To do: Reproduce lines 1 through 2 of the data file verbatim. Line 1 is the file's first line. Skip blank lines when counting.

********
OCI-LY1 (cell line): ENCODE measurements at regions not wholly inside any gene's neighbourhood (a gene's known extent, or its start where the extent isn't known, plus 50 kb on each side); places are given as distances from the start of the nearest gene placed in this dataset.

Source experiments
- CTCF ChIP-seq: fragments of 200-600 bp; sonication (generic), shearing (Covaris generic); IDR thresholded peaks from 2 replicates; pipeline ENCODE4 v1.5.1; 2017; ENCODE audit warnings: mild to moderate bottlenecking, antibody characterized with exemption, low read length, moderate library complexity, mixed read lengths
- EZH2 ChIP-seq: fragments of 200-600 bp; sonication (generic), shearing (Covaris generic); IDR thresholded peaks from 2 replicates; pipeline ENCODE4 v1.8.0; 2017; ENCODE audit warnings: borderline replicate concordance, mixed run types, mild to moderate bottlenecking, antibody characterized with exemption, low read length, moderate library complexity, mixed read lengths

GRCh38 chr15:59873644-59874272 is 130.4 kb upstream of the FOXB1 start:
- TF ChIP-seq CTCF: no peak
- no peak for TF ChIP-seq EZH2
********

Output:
OCI-LY1 (cell line): ENCODE measurements at regions not wholly inside any gene's neighbourhood (a gene's known extent, or its start where the extent isn't known, plus 50 kb on each side); places are given as distances from the start of the nearest gene placed in this dataset.

Source experiments